Listening and Learning: Changing Mindsets and Emotional Responses to Promote Human Flourishing (video)

By Templeton Staff
September 29, 2021
How do the complexities of our social interactions and the stories we tell ourselves and each other interfere with or enhance our capacity to flourish?

For this installment of our series exploring the distinct challenges and opportunities related to the study of human flourishing, awardees from Templeton World Charity Foundation’s Grand Challenges in Human Flourishing meet for a webinar with Dr. Dawid Potgieter, Director of the foundation’s Programs in Discovery Science. The focus is on the stories we tell ourselves and others, the importance of listening well, and the role of emotions in promoting societies that flourish.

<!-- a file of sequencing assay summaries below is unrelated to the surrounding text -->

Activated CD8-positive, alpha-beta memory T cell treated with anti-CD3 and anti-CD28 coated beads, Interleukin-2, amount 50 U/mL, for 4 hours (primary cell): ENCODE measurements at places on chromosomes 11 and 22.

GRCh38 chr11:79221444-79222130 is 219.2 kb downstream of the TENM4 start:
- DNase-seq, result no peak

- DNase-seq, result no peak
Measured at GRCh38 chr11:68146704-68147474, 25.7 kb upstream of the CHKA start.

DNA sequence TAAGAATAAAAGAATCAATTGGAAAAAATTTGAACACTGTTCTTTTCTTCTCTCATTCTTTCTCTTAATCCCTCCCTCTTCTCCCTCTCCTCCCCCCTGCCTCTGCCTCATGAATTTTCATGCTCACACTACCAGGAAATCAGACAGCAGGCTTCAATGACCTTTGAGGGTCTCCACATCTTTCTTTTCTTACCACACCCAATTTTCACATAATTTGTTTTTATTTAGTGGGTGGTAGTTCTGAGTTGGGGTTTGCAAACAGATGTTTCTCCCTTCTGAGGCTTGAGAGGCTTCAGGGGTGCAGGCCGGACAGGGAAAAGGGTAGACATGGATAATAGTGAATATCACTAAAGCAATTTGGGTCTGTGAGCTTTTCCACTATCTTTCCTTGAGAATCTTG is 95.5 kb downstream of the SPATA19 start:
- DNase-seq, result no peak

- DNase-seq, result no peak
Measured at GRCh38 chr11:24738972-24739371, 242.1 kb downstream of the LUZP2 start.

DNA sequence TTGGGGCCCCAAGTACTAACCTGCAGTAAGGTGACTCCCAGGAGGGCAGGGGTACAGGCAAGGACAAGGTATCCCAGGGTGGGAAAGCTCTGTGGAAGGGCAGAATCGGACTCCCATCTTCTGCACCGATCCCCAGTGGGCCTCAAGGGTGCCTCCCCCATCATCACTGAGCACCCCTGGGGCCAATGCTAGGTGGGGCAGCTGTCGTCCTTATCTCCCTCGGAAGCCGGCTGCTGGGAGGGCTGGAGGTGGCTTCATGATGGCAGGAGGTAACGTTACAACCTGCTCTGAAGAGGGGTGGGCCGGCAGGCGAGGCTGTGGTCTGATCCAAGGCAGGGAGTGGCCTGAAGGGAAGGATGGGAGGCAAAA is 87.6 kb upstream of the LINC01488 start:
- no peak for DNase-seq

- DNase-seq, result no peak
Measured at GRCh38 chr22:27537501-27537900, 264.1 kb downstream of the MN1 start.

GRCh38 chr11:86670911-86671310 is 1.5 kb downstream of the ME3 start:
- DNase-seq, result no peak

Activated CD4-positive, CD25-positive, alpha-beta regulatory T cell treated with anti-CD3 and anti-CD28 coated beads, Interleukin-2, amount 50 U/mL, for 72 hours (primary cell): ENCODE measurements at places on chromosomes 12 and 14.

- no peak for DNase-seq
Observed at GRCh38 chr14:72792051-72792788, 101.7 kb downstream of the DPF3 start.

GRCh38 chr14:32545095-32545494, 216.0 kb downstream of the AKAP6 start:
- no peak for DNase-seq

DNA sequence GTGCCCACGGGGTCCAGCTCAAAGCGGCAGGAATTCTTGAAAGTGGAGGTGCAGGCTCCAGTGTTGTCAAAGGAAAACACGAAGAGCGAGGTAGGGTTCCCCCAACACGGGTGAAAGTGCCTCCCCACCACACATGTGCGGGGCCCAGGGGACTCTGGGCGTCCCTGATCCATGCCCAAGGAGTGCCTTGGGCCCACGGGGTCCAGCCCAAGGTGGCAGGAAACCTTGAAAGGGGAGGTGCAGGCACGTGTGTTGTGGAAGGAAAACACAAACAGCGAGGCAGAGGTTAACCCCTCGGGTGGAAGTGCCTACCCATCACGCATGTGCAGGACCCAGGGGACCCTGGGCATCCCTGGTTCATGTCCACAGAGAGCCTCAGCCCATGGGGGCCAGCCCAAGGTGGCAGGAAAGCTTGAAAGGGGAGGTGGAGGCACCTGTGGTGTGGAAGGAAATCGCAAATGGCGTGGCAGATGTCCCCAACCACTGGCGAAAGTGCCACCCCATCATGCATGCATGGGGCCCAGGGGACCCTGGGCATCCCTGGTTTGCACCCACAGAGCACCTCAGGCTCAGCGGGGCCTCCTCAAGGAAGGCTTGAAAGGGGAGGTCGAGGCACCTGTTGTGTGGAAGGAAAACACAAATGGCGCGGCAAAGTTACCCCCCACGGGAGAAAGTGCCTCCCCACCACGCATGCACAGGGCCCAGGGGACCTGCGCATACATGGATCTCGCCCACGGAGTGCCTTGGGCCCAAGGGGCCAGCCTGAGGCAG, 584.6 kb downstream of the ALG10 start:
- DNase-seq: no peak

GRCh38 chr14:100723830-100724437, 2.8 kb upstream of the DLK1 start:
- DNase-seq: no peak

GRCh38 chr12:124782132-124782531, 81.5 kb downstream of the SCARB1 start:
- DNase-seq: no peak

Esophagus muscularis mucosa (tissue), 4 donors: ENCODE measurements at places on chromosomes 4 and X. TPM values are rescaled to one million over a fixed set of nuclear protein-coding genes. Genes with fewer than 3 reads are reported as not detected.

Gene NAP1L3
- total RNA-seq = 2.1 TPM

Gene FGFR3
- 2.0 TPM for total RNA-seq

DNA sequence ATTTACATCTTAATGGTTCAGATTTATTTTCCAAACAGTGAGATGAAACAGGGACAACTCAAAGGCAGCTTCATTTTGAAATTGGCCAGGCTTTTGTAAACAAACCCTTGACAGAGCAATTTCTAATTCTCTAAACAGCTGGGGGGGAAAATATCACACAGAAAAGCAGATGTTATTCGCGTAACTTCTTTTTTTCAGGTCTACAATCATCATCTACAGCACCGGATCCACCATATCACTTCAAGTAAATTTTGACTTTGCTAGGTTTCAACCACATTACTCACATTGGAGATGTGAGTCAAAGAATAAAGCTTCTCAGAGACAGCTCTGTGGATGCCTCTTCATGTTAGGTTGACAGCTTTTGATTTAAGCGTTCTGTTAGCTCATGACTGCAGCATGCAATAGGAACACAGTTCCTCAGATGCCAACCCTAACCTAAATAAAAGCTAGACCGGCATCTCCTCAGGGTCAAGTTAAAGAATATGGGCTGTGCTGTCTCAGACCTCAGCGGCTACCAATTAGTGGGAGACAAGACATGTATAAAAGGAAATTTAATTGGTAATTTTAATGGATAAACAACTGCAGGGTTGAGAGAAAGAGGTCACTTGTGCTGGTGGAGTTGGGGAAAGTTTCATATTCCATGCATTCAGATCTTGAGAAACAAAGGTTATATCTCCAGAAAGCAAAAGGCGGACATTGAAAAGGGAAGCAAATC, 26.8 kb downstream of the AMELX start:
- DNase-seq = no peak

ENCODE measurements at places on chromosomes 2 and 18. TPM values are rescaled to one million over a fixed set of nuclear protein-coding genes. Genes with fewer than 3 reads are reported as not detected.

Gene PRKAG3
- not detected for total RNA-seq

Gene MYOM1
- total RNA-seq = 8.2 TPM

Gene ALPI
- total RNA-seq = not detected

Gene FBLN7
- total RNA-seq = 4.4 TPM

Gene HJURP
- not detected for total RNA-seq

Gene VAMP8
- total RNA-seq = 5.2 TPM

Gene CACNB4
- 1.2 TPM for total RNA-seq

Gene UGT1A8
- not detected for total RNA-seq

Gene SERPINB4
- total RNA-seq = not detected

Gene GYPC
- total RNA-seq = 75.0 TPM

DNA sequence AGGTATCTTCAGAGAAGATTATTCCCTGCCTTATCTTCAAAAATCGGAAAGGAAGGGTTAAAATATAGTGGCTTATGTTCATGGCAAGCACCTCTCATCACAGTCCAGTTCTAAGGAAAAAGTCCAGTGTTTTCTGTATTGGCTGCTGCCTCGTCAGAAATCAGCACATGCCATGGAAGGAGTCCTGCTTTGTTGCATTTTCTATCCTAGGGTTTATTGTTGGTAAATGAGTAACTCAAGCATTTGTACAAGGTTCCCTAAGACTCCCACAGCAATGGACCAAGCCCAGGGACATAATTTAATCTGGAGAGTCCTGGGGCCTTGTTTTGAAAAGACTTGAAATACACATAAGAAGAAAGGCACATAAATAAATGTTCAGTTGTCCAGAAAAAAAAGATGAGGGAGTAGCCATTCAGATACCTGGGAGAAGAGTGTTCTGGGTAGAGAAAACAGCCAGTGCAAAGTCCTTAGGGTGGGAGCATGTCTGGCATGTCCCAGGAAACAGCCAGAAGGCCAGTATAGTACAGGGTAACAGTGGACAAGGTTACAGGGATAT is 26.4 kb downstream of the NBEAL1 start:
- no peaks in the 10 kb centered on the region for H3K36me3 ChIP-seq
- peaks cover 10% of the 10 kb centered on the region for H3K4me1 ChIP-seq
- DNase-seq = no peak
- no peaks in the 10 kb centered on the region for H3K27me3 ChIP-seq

This panel features awardees Dr. Brie Linkenhoker, Worldview Studio; Dr. Netta Weinstein, University of Reading and Dr. Guy Itzchakov, University of Haifa; and Dr. Jordan Mansell, University of Western Ontario.

Because we’re social primates who’ve developed language, humans rely on narratives to create social cohesion and allow us to plan together.

"Stories are powerful because they create this cascading effect," says Dr. Linkenhoker. "They order what we attend to and how we make sense of it, and what we expect, but they also shape our range of what we think is possible for ourselves as individuals and in the world. They shape our expectations." When our experience deviates from our expectations, emotions arise. "Especially if our experience undercuts our expectations—we’re very disappointed," she explains. "This dissonance doesn’t feel good."

Worldview Studio’s network of university-based collaborators aim to, through science and design, better understand the stories we tell ourselves, and explore how these stories form; influence behavior, well-being, and achievement; differ across cultures and generations; and change with meaningful intervention from families, mentors, and media. Dr. Linkenhoker references an observation from political scientist at Stanford, Margaret Levi, "The sign of a healthy society is one in which we can agree on the same facts but disagree about what they mean."